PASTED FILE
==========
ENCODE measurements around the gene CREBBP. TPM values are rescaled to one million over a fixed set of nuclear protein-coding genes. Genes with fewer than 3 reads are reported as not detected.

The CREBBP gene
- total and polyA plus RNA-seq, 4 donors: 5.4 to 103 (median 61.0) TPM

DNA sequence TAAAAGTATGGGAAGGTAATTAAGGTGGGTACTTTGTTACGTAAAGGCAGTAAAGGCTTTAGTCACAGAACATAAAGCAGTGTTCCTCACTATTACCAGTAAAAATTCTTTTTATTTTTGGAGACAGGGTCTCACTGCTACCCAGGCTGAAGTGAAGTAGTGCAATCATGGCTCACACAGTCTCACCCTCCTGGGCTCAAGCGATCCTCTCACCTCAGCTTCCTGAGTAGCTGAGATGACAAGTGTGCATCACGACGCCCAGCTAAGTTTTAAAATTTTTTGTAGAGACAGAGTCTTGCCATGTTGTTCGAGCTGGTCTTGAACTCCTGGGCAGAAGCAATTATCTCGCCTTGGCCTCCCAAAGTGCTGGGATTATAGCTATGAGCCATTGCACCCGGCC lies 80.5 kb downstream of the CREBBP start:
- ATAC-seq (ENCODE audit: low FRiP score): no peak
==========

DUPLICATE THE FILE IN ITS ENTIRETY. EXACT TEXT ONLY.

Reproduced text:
ENCODE measurements around the gene CREBBP. TPM values are rescaled to one million over a fixed set of nuclear protein-coding genes. Genes with fewer than 3 reads are reported as not detected.

The CREBBP gene
- total and polyA plus RNA-seq, 4 donors: 5.4 to 103 (median 61.0) TPM

DNA sequence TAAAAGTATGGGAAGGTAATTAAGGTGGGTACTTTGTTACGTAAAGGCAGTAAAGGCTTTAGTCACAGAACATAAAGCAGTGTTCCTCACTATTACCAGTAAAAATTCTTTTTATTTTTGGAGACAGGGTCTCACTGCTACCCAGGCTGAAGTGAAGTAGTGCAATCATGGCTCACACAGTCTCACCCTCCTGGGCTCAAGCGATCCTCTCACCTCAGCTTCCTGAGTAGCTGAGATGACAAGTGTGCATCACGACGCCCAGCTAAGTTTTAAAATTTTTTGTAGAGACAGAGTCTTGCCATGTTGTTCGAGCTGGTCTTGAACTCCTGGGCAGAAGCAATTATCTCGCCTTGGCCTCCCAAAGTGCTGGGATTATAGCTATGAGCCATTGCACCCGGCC lies 80.5 kb downstream of the CREBBP start:
- ATAC-seq (ENCODE audit: low FRiP score): no peak